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A Fuel cell to power your phone

With so many large and small companies in the mix, micro fuel cells will eventually gain a foothold in portable devices.

Christophe Pillot, Avicenne Development

In the electronics world, the unwritten rule is that performance should roughly double every 18 months. But in the battery space, very little occurred until the 1990s when three new technologies were launched: nickel metal hydride, lithium-ion, and lithium-polymer batteries. Each has captured an increasingly higher market share in the last decade. Ten years ago, a battery represented about 33% of the volume and 33% of the weight of a cell phone. Aston­ishingly, those specs haven't changed much, even with the newer chemistries.

Today's portable devices supply an excess of information, including the wireless Internet and wireless commerce. Power needs are increasing and it's difficult to close the gap between power needs, space, and weight in a handset or any other portable device that's continually decreasing in size and weight. Battery makers, power 1C developers, processor designers, and system integrators are painstakingly searching for innovative ways to build new products while keeping costs down.

One of those ways is a fuel cell. In theory, fuel cells are a miraculous technology—they're cost-efficient (using hydrogen and air), environmental friendly, and offer a high energy potential

Following the invention of the first cell by Alessandro Volta in 1800, the decomposition of water in oxygen and hydrogen through the use of a galvanic cell was observed in 1802 by Sir Humprey Davy. Nearly 40 years later, William Grove confirmed the reversibility of this process when he presented the first manufactured fuel cell. Almost 200 years later, fuel cells are embedded in space shuttles and are used for backup power supplies in niche markets, with use in portable applications just over the horizon.

Many technological options are available for fuel cells, which mainly depend on the cell's environmental temper­ature. Experts believe that miniature fuel-cell technology will most likely be derived from PEM (proton or polymer exchange membrane) technology whereby protons are ex­tract from hydrogen or methanol, known as direct methanol fuel cells (DMFC).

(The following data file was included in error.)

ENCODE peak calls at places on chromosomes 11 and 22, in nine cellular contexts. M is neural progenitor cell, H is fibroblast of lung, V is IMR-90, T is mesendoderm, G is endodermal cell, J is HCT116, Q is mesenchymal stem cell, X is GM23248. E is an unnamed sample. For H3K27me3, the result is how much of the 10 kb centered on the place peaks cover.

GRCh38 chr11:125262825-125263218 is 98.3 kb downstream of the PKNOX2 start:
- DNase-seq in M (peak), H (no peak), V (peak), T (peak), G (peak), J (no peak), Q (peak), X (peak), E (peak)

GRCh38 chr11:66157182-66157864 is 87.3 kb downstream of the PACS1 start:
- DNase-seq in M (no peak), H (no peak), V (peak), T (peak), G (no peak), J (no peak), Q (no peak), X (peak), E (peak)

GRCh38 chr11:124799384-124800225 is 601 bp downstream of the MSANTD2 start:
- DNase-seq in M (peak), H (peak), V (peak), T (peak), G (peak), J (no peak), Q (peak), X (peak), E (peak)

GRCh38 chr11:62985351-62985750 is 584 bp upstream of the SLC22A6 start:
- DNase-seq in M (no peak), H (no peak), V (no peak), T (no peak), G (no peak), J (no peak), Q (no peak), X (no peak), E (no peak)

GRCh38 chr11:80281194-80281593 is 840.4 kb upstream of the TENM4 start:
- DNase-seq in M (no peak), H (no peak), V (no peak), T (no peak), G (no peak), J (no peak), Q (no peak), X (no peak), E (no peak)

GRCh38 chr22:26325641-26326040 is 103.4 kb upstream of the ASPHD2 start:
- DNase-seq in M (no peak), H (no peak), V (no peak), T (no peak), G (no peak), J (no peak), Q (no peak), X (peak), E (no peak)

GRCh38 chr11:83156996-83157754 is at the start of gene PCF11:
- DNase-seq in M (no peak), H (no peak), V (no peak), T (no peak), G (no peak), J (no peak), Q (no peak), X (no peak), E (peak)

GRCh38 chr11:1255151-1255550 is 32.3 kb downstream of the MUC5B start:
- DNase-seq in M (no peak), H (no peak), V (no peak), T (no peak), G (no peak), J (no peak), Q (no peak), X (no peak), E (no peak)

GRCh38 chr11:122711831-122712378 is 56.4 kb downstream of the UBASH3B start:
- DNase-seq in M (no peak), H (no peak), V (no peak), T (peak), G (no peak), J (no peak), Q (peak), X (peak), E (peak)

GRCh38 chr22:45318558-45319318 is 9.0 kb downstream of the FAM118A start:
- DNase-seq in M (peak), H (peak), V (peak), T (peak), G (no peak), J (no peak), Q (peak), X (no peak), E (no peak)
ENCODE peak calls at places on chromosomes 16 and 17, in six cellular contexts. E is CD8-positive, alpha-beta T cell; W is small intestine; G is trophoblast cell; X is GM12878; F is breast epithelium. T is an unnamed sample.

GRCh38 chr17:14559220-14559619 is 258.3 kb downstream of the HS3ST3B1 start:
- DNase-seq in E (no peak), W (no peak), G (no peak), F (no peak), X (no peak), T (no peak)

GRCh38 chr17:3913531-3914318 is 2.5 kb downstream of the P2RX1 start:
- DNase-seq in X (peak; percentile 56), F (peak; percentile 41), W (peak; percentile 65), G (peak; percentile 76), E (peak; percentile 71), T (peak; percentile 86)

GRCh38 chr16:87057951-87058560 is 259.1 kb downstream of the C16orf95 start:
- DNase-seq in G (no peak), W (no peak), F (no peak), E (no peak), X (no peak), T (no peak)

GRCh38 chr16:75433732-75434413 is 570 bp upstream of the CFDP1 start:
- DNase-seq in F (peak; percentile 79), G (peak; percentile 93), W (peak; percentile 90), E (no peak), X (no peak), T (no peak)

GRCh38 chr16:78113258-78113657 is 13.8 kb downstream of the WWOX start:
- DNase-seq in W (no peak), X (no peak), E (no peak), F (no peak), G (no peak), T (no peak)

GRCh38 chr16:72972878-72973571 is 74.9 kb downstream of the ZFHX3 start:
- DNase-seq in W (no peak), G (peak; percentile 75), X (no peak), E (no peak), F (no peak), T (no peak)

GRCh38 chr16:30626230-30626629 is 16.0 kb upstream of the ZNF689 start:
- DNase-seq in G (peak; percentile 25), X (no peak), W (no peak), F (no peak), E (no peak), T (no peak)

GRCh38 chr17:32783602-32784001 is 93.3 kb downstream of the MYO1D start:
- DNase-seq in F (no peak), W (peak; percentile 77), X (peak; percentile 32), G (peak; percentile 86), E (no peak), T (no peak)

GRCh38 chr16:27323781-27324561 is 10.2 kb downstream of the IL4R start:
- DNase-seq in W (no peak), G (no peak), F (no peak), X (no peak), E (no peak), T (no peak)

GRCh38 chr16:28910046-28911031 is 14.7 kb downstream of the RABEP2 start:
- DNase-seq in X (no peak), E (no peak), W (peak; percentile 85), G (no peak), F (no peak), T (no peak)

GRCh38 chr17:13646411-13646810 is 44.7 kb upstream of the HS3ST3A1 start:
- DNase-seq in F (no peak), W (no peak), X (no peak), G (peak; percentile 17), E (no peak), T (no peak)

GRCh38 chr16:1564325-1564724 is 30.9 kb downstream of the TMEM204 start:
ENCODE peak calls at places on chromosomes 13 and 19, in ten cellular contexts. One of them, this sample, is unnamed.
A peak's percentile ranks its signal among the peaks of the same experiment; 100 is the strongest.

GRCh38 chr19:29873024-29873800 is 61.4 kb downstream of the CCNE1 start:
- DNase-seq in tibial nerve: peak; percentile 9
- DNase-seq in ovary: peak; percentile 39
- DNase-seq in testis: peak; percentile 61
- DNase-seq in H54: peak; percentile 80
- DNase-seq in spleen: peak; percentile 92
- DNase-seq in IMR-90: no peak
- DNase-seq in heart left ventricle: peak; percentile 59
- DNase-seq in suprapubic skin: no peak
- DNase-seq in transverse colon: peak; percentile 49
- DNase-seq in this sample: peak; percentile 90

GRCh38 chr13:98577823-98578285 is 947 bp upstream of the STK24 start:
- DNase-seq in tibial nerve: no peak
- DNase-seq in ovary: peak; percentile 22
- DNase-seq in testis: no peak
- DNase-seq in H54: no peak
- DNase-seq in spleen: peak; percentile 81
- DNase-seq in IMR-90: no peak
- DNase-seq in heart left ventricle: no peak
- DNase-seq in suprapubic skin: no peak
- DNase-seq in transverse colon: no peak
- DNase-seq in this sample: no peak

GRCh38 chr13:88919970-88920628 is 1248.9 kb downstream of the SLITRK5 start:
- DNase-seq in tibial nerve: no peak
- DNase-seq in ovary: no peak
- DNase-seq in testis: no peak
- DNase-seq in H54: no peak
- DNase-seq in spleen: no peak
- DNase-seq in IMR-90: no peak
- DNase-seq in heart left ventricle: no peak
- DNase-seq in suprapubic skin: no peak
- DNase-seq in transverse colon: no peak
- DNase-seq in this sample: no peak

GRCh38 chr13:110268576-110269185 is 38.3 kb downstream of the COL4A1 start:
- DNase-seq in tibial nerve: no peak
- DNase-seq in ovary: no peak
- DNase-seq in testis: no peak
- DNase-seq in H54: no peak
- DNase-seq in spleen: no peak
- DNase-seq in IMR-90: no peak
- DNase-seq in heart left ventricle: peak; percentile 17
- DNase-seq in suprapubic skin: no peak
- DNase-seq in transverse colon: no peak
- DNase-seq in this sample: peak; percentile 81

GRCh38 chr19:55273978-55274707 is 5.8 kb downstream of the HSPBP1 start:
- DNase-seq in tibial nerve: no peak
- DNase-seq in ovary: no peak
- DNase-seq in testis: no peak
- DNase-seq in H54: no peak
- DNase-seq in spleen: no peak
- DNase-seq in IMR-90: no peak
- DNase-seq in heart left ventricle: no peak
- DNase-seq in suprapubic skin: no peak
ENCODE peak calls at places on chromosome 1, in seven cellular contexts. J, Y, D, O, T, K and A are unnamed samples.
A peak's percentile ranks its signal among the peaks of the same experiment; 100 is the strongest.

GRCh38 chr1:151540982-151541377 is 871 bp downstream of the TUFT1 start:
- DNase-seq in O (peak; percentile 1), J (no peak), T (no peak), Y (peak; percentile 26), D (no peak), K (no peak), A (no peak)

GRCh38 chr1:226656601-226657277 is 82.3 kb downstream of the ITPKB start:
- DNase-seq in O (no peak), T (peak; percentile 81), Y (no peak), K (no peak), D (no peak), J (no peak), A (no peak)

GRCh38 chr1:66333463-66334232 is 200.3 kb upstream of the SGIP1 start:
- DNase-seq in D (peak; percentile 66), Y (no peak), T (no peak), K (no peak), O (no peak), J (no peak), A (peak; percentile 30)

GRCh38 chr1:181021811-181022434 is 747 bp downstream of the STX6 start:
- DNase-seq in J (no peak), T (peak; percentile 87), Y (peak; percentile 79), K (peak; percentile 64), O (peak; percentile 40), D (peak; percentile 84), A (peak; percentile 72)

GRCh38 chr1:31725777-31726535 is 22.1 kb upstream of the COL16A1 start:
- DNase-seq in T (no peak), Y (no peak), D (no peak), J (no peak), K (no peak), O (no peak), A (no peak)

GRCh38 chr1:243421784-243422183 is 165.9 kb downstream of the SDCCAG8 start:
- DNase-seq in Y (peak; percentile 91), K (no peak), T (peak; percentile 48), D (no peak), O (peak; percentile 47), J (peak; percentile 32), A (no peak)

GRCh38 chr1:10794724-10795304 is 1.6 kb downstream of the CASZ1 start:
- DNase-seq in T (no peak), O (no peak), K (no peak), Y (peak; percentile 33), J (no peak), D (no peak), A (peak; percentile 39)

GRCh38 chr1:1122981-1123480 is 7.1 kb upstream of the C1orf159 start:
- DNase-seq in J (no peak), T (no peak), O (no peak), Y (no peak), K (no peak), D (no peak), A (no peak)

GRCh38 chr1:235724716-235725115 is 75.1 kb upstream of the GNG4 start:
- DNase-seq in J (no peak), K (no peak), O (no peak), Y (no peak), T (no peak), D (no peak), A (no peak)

The major players in the micro-fuel-cell arena are the integrated Japanese and Korean companies such as Toshiba, Casio, Hitachi, NEC, Sony, and Samsung. U.S. firms tike Motorola, Intel, Hewlett-Packard, Duracell, and BIG are also present, with startups supported by venture capital: MTI, Neah Power, Manhattan Scientifics, Medis, and IFTC, among others. In Germany, Smart Fuel Cell GmbH or Novars may eventually play an eminent role.

No day passes without new announcements that miniature fuel cells will be integrated into various products like wireless handsets, notebook computers, cameras, camcorders, and PDAs. However, it seems that the cells won't reach the mass market for portable devices any time soon, which means that the best-case scenario doesn't show any significant growth for portable fuel cells before 2008. Most of the current prototypes are still a long way away.
Nevertheless, on a long-term basis, micro fuel cells will be a success. In 2010, with only 4% penetration in portable PCs and 2.5% in cell phones, revenue from the micro-fuel-cell market could be higher than $100 million.

A related market that has a huge potential is for replace­ment cartridges (that carry the fuel). That market could be 10 times higher than the cells themselves. Some surveys have been conducted regarding cartridge prices, and it seems there's a price limit under which end users will readily accept the cartridges. The bottom line is that micro fuel cells must get down to about 50(£/Wh to achieve success.

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